10 Tips From Experts to Bully-Proof Your Kids

little girl bullying in school classroom

The information about what to do when our kids are bullied – or about how we can lessen their risk of getting bullied – is so conflicting that it’s not always easy to know what to do. We now know that certain approaches such as calling a bully out do not necessarily stop bullying, and can even make the behavior worse. What we do know is that much of the advice adults give bullied kids, such as “pretend you don’t care” or “ask them to stop,” are often ineffective.

It has been said that those who are different from the group are the most common bullying targets. The problem is there are so many ways to define “different” that practically everyone can become a target. The bad thing about bullying is that it can’t always be prevented. The good thing is that experts have found that some approaches are helpful in bully-proofing kids.

1 | Encourage kids to ask for help

According to the bullying expert Stan Davis, asking for help is more effective than telling bullies to stop. After interviewing 13,000 kids in the “Youth Voice Project,” Stan Davis and Charisse Nixon found that the most effective actions included asking parents for help, asking other students for help, and asking adults at school for help.

According to Davis, asking for help provides bullied kids with support and encouragement. Whether or not your child is a victim of bullying, it is important to talk about bullying and to let him know that he should not be embarrassed about being bullied or embarrassed about asking for help. When we improve how we communicate with our kids, they are more likely to come to us when they need our help.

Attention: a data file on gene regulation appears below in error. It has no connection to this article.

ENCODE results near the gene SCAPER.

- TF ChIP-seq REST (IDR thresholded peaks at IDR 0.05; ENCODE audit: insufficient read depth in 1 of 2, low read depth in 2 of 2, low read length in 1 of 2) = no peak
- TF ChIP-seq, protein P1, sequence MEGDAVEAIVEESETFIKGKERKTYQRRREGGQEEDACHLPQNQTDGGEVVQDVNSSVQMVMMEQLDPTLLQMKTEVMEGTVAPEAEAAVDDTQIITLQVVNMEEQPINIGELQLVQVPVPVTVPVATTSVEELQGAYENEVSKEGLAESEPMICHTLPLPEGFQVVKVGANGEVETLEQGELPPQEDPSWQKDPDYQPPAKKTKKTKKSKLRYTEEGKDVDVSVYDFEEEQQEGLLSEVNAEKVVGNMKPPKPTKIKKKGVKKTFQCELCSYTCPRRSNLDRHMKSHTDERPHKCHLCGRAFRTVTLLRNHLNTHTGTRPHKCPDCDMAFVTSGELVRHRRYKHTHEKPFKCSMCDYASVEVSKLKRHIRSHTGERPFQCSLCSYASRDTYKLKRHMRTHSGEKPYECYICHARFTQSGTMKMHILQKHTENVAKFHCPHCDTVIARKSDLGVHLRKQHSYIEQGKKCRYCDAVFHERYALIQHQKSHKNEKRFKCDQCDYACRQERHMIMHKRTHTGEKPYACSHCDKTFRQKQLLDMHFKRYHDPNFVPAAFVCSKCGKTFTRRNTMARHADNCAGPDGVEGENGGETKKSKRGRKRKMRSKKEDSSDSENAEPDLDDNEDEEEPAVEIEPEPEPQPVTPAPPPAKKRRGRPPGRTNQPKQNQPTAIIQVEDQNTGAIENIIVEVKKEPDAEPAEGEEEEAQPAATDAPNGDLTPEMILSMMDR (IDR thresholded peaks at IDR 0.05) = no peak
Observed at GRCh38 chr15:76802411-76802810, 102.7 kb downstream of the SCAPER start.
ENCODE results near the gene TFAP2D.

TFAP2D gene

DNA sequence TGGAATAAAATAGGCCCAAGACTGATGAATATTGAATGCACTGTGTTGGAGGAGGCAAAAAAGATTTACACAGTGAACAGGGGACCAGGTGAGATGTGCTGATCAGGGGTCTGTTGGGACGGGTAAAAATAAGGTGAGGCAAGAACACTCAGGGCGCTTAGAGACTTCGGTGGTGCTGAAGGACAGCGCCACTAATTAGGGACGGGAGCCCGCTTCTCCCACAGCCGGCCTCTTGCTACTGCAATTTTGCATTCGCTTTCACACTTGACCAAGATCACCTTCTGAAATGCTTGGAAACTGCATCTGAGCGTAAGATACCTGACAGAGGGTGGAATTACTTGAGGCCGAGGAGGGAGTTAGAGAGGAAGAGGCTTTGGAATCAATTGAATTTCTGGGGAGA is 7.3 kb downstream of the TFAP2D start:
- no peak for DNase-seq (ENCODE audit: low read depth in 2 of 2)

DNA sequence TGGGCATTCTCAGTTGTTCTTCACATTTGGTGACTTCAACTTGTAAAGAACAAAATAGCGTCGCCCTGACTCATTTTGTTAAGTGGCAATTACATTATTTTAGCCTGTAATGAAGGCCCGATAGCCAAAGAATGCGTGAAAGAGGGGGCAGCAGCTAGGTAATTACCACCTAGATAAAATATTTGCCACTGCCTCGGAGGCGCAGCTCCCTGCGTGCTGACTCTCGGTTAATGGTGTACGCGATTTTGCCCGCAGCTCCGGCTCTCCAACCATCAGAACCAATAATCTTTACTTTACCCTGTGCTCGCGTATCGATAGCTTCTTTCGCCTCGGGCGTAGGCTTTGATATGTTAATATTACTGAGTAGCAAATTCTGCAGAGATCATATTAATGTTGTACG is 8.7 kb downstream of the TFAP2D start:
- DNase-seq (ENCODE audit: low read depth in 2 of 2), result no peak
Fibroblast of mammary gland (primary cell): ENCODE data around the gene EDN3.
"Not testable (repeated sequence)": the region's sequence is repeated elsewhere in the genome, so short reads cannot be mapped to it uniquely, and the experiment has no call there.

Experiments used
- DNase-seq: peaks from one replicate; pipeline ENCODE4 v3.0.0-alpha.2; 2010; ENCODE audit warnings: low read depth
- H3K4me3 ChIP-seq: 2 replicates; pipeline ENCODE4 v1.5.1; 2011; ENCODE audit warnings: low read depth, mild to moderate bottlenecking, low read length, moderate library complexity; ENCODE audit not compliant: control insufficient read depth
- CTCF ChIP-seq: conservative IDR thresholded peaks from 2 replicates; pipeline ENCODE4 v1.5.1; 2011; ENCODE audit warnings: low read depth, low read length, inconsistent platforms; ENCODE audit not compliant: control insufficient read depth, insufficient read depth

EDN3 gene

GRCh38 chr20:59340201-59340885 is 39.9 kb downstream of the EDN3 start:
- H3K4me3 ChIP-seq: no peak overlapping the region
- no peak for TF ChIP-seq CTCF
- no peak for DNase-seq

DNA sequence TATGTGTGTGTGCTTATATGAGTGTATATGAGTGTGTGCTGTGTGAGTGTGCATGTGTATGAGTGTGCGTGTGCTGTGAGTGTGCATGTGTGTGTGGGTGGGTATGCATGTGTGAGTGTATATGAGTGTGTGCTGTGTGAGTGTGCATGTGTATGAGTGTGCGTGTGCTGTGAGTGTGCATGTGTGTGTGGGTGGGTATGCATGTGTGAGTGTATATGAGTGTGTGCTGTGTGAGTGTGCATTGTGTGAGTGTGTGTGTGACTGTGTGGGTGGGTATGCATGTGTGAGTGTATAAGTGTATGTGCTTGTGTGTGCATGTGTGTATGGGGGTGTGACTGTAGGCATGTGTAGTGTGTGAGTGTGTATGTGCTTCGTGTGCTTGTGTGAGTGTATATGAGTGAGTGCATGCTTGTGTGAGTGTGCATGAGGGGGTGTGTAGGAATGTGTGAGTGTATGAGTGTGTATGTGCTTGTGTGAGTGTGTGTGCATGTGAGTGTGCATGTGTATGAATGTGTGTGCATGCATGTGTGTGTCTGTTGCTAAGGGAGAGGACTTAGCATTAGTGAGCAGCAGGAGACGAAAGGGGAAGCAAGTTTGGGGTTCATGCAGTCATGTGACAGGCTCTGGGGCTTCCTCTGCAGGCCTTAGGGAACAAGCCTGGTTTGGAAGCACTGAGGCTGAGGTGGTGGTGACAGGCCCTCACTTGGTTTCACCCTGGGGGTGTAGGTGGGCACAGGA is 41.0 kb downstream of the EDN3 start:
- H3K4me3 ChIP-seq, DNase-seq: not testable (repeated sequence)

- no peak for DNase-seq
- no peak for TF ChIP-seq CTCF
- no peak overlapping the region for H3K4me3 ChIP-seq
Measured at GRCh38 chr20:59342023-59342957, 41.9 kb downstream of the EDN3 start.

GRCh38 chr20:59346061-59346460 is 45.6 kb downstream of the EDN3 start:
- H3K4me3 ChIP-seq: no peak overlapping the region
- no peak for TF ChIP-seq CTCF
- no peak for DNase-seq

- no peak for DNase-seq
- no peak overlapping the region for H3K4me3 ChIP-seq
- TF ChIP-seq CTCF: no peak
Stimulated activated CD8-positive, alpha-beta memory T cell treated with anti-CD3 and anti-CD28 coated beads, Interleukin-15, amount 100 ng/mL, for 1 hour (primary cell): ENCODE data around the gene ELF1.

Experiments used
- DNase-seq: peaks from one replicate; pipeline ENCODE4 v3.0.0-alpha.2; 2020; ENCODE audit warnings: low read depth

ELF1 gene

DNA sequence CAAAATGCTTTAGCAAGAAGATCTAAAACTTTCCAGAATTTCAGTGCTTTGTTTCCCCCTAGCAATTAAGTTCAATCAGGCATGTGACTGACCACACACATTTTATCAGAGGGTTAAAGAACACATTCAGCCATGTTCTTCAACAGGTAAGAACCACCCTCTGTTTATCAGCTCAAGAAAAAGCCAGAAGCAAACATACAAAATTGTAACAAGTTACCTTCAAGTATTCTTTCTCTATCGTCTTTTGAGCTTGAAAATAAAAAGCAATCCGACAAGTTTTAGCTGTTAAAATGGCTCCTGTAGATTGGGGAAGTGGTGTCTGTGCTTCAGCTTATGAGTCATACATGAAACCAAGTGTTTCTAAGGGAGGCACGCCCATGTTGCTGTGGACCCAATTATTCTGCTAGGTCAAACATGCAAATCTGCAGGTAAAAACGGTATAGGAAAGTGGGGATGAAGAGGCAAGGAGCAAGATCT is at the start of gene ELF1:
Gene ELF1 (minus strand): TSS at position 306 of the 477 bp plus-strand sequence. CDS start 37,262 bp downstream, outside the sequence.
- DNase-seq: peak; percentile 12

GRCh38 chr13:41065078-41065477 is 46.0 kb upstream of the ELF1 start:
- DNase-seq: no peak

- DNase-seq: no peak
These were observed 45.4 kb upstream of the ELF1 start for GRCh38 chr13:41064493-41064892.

2 | Promote positive body language

According to the parenting expert Michele Borba, kids perceived as confident are less likely to be bullied. In other words, how your kid looks is more important than what he or she says.

Dr Borba suggests that as early as age three we can teach our kids to be confident. She proposes that kids should be taught to look into their friends’ eyes when they’re talking to them. Practicing this behavior will help them learn to display a confident disposition…

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